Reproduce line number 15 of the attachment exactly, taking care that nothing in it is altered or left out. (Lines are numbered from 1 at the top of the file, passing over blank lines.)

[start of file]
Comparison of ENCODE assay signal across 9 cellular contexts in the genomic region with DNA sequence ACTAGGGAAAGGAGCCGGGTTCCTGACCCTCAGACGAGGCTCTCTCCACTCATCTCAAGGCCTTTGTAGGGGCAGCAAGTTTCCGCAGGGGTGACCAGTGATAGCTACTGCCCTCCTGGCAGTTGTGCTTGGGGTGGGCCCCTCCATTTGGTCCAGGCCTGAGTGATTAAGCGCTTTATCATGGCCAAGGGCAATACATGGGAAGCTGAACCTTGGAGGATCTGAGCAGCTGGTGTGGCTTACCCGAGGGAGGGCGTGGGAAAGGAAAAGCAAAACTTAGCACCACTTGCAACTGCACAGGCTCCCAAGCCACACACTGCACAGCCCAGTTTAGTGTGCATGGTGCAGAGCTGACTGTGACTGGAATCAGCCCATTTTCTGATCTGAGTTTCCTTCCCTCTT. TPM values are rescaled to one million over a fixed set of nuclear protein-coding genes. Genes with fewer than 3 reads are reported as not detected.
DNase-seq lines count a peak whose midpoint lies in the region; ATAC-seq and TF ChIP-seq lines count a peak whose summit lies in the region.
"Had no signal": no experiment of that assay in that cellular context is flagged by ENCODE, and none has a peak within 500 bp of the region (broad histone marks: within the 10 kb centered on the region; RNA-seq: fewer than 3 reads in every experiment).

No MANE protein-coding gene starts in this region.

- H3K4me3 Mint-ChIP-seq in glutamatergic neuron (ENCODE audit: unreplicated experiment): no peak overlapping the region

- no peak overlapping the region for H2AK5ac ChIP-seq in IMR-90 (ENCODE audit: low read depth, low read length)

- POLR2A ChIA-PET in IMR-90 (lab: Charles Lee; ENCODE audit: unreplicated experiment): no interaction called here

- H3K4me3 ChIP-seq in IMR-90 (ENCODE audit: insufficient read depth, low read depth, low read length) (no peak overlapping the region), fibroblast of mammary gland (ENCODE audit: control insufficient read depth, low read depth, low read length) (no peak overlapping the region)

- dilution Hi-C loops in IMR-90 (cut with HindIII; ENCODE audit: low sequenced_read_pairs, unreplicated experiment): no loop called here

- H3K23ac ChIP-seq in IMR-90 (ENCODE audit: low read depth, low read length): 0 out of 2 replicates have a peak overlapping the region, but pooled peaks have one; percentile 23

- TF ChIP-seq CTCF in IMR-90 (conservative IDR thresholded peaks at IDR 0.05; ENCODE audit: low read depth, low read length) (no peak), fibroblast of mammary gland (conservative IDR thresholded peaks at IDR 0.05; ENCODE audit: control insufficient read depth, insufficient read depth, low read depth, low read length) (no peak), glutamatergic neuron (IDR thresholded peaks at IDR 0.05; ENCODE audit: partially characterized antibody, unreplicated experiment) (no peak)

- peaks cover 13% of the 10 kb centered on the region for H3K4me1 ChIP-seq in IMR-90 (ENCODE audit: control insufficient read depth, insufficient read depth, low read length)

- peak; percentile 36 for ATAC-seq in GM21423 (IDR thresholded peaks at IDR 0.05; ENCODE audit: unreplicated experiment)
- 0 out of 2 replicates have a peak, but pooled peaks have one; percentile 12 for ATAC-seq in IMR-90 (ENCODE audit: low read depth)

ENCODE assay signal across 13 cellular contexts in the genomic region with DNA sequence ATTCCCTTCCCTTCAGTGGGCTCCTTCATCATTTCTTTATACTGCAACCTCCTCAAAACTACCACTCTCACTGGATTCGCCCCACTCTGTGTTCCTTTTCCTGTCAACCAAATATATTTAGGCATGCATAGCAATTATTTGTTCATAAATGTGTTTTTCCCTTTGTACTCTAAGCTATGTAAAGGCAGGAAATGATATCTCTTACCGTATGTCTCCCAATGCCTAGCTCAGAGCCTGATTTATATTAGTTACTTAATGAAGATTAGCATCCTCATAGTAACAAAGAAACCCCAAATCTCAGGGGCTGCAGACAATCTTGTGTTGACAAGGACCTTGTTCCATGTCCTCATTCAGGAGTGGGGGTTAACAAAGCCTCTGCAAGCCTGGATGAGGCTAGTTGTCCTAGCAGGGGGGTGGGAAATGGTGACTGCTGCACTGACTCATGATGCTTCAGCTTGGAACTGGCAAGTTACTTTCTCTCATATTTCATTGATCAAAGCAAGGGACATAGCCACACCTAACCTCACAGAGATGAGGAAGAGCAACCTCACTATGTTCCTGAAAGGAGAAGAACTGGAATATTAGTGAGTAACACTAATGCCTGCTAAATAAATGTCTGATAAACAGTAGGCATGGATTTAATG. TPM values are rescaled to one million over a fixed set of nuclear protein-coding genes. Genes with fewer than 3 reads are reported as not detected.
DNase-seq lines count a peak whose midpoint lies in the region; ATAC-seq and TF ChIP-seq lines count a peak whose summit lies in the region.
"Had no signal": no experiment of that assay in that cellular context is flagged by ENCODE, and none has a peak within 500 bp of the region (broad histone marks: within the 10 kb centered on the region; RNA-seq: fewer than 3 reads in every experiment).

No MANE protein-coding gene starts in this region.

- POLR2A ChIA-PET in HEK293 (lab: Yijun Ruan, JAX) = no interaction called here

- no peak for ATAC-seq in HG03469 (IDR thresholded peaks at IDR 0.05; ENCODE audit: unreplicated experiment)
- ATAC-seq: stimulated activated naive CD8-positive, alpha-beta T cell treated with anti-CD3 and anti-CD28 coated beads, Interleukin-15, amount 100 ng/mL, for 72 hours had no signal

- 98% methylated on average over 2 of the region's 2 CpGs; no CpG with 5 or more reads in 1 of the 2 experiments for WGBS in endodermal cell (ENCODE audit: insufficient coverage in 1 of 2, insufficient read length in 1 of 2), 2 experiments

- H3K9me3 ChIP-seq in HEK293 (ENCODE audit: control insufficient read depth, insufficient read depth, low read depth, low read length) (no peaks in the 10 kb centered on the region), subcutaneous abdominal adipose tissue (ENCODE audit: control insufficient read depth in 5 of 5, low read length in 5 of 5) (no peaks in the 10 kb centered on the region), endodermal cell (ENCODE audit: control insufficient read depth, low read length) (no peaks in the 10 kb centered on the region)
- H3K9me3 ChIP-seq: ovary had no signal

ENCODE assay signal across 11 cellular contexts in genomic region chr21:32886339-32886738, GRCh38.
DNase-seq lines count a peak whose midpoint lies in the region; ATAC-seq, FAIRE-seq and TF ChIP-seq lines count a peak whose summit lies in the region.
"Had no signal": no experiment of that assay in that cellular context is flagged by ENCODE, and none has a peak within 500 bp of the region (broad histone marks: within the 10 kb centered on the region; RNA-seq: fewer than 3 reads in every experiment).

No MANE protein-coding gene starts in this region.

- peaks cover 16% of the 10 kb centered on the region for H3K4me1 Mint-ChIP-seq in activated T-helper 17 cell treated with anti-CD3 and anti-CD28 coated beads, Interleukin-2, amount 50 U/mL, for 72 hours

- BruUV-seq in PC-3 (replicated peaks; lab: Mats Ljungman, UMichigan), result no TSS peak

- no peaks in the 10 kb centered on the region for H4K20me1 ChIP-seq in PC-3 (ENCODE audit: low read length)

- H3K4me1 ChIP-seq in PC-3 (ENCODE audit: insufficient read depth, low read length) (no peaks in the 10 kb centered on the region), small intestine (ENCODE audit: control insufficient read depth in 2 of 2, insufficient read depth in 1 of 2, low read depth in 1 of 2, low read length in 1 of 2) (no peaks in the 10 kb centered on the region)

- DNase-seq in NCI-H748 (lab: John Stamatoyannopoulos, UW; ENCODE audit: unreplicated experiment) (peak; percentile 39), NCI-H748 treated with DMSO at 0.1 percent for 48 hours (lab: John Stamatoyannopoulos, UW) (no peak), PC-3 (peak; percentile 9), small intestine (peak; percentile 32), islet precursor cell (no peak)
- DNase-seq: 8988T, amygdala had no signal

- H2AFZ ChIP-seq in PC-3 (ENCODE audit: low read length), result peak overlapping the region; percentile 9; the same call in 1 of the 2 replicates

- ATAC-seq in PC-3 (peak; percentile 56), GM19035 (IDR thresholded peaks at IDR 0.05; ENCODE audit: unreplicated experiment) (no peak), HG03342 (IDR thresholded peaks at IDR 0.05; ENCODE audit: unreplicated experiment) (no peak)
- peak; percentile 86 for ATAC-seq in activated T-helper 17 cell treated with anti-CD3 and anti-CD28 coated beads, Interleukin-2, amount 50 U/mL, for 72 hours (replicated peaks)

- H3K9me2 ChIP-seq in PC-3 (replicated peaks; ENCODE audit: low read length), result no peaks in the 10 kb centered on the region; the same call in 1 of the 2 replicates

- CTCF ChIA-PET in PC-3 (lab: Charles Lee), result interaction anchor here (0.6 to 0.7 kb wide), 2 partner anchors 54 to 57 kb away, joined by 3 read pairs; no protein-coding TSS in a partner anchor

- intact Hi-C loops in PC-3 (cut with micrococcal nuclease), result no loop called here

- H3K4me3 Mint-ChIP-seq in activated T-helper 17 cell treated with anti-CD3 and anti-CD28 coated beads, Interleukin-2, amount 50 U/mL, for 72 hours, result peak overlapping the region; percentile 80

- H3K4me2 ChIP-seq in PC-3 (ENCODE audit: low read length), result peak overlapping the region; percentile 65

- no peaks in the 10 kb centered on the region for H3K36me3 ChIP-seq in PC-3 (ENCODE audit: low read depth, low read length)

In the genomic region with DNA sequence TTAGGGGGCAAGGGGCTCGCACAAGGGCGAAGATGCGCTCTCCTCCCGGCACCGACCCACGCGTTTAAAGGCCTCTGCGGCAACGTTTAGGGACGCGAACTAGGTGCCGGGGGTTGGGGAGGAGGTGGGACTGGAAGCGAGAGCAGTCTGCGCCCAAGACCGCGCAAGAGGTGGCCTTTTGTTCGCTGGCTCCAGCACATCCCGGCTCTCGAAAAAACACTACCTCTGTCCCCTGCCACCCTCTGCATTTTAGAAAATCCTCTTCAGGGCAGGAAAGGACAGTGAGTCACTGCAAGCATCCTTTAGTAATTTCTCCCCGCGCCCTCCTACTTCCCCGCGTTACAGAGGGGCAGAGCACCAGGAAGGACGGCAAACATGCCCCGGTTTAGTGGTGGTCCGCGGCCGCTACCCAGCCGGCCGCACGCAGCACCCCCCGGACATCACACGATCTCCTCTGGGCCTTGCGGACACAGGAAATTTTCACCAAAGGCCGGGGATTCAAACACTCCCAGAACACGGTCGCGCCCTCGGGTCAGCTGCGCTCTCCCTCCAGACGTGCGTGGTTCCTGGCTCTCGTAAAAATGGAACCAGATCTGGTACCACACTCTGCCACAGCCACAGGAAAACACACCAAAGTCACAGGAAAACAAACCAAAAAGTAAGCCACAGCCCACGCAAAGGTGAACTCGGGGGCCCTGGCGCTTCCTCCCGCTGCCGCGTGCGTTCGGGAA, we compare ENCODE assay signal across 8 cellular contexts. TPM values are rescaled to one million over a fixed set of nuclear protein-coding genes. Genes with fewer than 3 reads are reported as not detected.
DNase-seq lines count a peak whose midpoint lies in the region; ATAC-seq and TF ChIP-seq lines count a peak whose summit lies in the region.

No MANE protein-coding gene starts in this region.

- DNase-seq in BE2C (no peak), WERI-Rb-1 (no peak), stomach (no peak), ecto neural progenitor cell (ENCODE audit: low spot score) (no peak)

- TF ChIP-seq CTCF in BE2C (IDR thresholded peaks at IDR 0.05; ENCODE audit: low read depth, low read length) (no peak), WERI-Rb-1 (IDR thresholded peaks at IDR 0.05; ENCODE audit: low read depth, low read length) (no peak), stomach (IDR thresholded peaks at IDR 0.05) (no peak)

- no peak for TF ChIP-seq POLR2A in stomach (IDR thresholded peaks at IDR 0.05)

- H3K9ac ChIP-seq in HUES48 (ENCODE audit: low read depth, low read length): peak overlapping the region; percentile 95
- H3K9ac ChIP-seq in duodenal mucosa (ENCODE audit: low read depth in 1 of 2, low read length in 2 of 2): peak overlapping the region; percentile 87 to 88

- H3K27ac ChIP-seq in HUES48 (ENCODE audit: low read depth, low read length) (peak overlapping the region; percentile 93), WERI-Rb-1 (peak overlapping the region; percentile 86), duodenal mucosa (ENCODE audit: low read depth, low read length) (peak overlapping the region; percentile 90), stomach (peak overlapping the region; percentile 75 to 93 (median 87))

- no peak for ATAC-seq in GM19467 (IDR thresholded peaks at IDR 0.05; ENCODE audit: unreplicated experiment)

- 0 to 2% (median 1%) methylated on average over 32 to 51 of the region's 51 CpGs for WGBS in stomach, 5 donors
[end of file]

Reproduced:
ENCODE assay signal across 13 cellular contexts in the genomic region with DNA sequence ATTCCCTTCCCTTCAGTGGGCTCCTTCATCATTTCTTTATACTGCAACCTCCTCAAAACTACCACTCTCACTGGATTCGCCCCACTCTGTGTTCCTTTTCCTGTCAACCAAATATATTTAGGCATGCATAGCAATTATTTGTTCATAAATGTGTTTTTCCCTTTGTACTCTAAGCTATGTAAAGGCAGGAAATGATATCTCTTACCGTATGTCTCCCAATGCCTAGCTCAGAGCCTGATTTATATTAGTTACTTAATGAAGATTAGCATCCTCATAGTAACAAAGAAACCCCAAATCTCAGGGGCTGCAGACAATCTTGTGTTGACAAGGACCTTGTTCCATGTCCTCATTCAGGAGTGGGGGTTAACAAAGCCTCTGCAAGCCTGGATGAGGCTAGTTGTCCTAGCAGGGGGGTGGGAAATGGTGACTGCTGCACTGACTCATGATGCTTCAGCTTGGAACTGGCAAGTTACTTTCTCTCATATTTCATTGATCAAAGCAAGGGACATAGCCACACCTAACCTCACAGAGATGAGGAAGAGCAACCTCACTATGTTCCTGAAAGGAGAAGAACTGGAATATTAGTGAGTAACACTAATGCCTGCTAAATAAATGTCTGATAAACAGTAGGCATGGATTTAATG. TPM values are rescaled to one million over a fixed set of nuclear protein-coding genes. Genes with fewer than 3 reads are reported as not detected.